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U.S. Debt Supercommittee Ready to Announce Failure

The 12-member bipartisan supercommittee likely will announce today that it can’t reach agreement on deficit savings, according to a Democratic aide. The aide, who wasn’t authorized to discuss internal matters publicly and requested not to be identified, said in an e-mail that it was highly unlikely that the committee’s talks could be salvaged.

Today is the deadline for the Congressional Budget Office to receive information for scoring a proposal in advance of the supercommittee’s Nov. 23 target date for reaching a deal. Republican Senate Minority Leader Mitch McConnell has declared over the past few months that failure is “not an option” for the panel, created in August after rancorous debate over raising the nation’s borrowing limit that plunged congressional approval ratings to lows of between 9 percent and 14 percent.

Both parties took to the airwaves yesterday to blame the other for the lack of an agreement, though they stopped short of saying the talks had failed. Democrats faulted Republicans for refusing to budge on an anti-tax pledge and Republicans accused Democrats of rejecting their latest offer to raise revenue along with spending cuts.

Finger-Pointing

U.S. Senator Jon Kyl of Arizona, the chamber’s No. 2 Republican who sits on the panel, said Democrats turned down a final offer that included $250 billion in new revenue by eliminating some tax breaks even as it lowered income tax rates. “There’s a group of folks that will not cut a dollar unless we also raise taxes,” Kyl said on NBC’s “Meet the Press.”

Senator John Kerry, a Massachusetts Democrat who serves on the committee, called Kyl’s statement “patently not true” and said Democrats agreed to $917 billion in spending cuts with no new revenue as part of the August agreement to raise the debt ceiling. The latest Republican plan, said Kerry, “still results in the biggest tax cut since the Great Depression.”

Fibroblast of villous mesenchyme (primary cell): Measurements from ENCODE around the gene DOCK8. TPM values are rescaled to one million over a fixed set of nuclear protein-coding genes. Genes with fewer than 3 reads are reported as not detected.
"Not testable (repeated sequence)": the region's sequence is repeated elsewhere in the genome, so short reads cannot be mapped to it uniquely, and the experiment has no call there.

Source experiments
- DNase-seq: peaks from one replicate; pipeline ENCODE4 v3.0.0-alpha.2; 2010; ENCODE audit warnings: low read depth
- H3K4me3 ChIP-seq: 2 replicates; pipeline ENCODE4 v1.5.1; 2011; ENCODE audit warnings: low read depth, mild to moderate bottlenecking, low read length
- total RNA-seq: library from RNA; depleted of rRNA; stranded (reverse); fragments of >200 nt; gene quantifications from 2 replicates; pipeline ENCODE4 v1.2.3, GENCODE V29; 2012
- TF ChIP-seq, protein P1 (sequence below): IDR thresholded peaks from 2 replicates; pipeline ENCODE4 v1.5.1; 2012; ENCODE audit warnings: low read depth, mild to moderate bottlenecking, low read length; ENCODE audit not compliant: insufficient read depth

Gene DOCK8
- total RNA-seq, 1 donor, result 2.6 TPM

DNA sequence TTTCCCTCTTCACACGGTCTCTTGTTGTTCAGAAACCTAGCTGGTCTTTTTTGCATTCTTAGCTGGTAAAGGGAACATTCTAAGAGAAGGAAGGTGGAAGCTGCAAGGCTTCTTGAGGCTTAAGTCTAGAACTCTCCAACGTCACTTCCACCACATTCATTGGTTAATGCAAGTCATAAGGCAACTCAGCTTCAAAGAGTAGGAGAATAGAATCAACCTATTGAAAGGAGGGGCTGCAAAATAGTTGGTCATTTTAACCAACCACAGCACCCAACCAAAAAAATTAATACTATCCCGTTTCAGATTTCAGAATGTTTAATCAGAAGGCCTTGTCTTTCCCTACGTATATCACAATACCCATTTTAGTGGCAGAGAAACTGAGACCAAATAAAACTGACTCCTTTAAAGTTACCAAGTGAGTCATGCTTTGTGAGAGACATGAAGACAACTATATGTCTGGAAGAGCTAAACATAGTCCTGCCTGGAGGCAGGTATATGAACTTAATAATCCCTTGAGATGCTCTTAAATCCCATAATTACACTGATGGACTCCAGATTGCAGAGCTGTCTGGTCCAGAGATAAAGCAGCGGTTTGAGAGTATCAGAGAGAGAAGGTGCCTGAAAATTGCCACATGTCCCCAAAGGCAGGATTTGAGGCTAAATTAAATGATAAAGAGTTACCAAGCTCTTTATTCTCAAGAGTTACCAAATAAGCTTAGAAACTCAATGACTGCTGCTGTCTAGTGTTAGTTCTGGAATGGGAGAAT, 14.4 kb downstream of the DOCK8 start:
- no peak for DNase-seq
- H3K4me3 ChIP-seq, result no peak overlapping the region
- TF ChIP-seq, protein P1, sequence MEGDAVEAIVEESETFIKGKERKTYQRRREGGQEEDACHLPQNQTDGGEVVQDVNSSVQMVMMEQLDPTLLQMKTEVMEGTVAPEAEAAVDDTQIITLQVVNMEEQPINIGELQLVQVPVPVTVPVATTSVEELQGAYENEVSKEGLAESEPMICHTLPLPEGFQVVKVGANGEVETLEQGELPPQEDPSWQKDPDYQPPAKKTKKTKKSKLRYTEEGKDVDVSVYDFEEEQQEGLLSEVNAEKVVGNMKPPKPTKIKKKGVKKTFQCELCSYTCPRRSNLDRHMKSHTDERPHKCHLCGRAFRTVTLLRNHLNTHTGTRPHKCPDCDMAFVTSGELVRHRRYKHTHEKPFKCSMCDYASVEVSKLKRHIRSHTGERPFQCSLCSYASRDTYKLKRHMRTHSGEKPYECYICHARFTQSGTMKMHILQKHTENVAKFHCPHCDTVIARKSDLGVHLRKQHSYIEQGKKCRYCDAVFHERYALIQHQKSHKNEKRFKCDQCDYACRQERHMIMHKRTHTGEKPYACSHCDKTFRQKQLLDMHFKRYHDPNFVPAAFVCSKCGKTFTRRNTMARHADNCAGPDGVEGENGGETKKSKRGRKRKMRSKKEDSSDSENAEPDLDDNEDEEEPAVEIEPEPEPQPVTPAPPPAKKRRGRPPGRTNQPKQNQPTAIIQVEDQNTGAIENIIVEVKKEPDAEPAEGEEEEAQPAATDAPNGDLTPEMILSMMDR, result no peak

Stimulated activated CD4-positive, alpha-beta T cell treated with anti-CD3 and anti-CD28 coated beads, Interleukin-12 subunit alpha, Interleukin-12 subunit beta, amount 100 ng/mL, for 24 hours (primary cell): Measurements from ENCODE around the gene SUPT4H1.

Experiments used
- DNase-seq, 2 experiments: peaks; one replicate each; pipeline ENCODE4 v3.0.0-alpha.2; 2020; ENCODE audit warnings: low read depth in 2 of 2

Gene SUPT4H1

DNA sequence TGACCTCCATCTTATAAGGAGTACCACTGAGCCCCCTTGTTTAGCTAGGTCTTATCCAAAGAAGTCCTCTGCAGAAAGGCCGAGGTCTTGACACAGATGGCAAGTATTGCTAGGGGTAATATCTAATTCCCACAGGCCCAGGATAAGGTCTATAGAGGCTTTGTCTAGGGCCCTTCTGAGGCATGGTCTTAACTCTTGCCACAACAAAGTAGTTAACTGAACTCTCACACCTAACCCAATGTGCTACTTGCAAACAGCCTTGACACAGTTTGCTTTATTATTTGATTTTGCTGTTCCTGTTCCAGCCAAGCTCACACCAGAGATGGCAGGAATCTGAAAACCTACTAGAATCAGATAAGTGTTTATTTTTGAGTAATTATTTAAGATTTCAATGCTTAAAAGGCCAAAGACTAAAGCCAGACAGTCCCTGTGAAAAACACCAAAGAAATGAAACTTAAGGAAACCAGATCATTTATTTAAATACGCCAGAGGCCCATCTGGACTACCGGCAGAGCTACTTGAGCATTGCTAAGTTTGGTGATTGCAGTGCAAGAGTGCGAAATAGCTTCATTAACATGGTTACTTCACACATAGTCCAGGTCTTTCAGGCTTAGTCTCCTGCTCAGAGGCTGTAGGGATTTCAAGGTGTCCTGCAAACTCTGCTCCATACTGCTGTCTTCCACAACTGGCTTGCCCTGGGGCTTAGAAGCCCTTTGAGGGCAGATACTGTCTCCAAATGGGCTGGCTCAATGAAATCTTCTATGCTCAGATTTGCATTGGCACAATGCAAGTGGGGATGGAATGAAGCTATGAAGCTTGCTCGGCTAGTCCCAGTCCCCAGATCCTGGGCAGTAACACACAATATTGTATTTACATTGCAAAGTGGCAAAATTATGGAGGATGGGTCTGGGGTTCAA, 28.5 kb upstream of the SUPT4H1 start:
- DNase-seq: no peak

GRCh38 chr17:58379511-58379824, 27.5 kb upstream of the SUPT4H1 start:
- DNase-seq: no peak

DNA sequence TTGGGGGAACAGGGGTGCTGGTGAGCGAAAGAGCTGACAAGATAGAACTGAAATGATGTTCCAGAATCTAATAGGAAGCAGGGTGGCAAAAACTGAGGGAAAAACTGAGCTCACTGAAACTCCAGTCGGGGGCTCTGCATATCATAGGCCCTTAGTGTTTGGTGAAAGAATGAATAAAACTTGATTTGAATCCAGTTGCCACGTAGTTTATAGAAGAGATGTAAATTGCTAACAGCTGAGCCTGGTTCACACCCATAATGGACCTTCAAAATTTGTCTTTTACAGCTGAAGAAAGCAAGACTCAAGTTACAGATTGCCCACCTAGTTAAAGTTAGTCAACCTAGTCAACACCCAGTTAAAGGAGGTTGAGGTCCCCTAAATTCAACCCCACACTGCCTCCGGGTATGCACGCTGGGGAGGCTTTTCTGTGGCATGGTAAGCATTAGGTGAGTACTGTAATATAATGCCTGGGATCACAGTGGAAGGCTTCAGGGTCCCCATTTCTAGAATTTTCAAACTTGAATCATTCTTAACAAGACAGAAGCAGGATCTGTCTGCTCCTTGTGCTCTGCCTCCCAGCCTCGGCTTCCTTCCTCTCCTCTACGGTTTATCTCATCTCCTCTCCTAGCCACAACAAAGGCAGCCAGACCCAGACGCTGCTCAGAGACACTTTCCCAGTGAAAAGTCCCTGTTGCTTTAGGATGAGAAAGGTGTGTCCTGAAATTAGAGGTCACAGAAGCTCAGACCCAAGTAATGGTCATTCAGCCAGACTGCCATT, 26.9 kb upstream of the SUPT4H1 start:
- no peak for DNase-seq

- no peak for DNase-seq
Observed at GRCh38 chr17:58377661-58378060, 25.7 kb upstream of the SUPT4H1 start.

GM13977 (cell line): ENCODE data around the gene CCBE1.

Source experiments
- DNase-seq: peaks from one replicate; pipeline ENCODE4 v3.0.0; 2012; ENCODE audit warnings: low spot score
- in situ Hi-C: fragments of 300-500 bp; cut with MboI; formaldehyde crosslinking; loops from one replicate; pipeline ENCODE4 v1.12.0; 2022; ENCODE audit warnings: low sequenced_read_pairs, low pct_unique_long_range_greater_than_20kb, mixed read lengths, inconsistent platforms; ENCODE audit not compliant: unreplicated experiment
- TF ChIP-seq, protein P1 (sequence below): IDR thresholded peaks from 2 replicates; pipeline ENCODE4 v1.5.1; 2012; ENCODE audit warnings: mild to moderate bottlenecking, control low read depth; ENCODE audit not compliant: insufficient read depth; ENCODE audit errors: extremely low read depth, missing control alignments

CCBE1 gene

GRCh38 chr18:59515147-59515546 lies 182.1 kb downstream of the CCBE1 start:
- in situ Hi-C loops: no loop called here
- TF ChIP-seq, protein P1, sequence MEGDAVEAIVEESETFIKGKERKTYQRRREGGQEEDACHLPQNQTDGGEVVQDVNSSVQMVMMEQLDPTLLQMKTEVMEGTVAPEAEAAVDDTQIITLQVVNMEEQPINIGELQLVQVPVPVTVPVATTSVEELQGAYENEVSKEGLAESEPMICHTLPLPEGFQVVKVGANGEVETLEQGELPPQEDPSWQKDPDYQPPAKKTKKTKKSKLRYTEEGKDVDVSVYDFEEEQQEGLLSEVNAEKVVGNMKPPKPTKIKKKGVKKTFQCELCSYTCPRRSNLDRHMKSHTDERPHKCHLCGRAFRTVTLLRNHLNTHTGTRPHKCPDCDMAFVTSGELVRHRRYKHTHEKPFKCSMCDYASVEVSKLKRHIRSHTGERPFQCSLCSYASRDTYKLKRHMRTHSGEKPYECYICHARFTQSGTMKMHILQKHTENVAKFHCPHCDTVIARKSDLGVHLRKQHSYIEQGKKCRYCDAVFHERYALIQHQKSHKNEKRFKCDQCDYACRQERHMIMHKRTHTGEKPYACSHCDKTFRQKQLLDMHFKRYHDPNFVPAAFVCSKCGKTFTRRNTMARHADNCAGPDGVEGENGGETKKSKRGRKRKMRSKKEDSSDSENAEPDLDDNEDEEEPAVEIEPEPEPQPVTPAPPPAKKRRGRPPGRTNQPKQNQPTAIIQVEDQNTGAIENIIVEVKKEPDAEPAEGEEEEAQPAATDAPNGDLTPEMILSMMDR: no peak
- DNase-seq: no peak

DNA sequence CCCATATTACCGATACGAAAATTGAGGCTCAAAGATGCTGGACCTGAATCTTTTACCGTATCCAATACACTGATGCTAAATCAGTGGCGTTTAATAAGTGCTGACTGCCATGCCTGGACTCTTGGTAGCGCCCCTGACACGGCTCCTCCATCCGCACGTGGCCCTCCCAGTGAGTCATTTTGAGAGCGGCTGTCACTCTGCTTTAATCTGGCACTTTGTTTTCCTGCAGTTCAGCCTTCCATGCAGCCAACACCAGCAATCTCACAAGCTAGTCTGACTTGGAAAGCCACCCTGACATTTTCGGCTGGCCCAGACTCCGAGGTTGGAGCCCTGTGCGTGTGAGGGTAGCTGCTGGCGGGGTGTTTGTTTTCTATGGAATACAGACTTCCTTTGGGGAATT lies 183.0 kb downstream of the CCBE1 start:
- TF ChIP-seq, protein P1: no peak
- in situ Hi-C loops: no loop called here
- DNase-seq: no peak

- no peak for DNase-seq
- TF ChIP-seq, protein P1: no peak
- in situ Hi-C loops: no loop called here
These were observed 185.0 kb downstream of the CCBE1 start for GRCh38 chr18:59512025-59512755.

European stocks dropped for a third day today and U.S. futures retreated in anticipation of a Congressional impasse. Treasuries advanced. The benchmark Stoxx Europe 600 Index lost 2.1 percent as of 8:49 a.m. in London, extending last week’s selloff, and the MSCI Asia Pacific Index dropped 1.3 percent.

Futures on the Standard & Poor’s 500 Index expiring in December declined 1.4 percent. The benchmark gauge for American equities lost 3.8 percent last week, the biggest loss in two months, as Spanish, French and Italian bond yields rose and Fitch Ratings said Europe’s debt crisis poses a threat to American banks.

Optimism Fades

Supercommittee members held out only a sliver of optimism that a deal is still possible. “Nobody wants to give up hope,” Representative Jeb Hensarling said on Fox News Sunday. “Reality is — to some extent — starting to overtake hope.”

If the committee doesn’t come up with an agreement, $1.2 trillion in across-the-board spending cuts to domestic and defense programs are set to take effect starting in January 2013. The lack of a deal would deprive President Barack Obama of a vehicle extending a payroll tax cut and insurance benefits for unemployed Americans, which expire at the end of the year.

It would also push into an election year the difficult work of reaching a bipartisan deal to head off the automatic cuts that Defense Secretary Leon Panetta has called “devastating” for the Pentagon. Many lawmakers cast doubt on whether anything will happen before the 2012 election if the committee doesn’t come up with a deal.

Waiting Until 2013

“We’re going to have to wait for the next election,” said Senator Christopher Coons, a Delaware Democrat who appeared on ABC’s “This Week” program. “I never thought the supercommittee was a good idea,” said Florida Senator Marco Rubio, a Republican who also appeared on the show.

The supercommittee was designed to be the solution to more than a year’s worth of failed bipartisan efforts to strike a “grand bargain” to drive down the debt. Obama’s fiscal commission last December didn’t agree on a $4 trillion package, pushing the work off to a group led by Vice President Joe Biden and bipartisan members of Congress.

The president and Speaker John Boehner ultimately took over those negotiations, before delegating the task of constructing a larger package to the supercommittee. With an eye to congressional approval ratings that began to sink to as low as 13 percent in a mid-August Gallup poll, Republicans insisted that the committee would deliver.